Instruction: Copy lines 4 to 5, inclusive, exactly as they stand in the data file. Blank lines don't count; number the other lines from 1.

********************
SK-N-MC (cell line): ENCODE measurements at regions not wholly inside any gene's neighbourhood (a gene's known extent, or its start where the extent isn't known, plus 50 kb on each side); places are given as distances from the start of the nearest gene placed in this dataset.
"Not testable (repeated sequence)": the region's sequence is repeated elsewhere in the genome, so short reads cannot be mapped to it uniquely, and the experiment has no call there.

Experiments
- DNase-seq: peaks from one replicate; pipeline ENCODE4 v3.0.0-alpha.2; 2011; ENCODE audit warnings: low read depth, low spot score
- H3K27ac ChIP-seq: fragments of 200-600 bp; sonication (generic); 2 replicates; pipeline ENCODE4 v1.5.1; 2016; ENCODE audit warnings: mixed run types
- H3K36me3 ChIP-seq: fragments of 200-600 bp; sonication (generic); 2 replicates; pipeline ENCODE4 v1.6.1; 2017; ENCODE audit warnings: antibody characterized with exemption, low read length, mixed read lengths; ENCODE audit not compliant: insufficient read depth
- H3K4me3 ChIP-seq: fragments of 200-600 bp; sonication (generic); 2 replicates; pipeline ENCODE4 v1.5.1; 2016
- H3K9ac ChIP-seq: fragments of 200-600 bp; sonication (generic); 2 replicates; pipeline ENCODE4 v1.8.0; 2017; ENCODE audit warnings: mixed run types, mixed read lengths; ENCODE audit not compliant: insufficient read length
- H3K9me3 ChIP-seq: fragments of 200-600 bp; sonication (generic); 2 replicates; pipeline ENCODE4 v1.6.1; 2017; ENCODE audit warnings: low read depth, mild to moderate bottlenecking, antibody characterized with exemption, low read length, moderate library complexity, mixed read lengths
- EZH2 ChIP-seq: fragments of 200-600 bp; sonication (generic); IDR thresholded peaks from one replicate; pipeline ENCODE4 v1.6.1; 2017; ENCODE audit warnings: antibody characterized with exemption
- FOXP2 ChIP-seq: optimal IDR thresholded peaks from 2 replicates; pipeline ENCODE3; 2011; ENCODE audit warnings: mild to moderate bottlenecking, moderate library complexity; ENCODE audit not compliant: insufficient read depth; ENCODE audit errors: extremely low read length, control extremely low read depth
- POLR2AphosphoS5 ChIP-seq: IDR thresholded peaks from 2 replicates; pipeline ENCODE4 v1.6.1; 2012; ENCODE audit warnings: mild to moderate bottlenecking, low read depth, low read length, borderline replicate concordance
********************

- DNase-seq: peaks from one replicate; pipeline ENCODE4 v3.0.0-alpha.2; 2011; ENCODE audit warnings: low read depth, low spot score
- H3K27ac ChIP-seq: fragments of 200-600 bp; sonication (generic); 2 replicates; pipeline ENCODE4 v1.5.1; 2016; ENCODE audit warnings: mixed run types